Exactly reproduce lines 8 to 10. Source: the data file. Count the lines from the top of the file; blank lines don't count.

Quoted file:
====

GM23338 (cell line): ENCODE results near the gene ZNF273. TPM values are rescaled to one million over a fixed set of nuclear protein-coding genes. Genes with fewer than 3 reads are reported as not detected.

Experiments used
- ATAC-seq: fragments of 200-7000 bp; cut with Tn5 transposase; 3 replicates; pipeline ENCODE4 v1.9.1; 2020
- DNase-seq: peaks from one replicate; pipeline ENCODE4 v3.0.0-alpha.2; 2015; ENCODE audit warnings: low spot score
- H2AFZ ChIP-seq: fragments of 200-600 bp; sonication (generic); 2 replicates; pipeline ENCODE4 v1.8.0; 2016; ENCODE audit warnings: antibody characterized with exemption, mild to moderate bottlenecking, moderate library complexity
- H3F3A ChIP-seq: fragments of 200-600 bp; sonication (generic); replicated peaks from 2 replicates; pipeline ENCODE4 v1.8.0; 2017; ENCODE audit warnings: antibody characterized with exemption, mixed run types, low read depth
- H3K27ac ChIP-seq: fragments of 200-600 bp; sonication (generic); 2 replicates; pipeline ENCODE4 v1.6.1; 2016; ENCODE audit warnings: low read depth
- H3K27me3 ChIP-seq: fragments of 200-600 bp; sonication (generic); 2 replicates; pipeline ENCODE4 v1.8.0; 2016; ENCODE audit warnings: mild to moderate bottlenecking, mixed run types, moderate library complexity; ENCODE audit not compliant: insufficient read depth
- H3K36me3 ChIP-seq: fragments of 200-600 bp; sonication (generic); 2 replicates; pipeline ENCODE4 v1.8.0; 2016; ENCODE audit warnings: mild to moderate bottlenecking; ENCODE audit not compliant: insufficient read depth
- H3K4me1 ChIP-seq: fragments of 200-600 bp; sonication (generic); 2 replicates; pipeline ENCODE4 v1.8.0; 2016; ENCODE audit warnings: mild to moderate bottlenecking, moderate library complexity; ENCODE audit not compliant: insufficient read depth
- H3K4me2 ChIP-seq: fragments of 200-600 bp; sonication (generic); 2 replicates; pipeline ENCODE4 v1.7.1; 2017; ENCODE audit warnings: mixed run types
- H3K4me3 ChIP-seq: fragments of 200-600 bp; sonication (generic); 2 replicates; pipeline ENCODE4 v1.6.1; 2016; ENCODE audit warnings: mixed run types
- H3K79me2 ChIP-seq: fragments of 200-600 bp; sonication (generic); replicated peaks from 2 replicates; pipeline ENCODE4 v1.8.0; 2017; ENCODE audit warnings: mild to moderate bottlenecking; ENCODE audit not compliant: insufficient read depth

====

- H3K27me3 ChIP-seq: fragments of 200-600 bp; sonication (generic); 2 replicates; pipeline ENCODE4 v1.8.0; 2016; ENCODE audit warnings: mild to moderate bottlenecking, mixed run types, moderate library complexity; ENCODE audit not compliant: insufficient read depth
- H3K36me3 ChIP-seq: fragments of 200-600 bp; sonication (generic); 2 replicates; pipeline ENCODE4 v1.8.0; 2016; ENCODE audit warnings: mild to moderate bottlenecking; ENCODE audit not compliant: insufficient read depth
- H3K4me1 ChIP-seq: fragments of 200-600 bp; sonication (generic); 2 replicates; pipeline ENCODE4 v1.8.0; 2016; ENCODE audit warnings: mild to moderate bottlenecking, moderate library complexity; ENCODE audit not compliant: insufficient read depth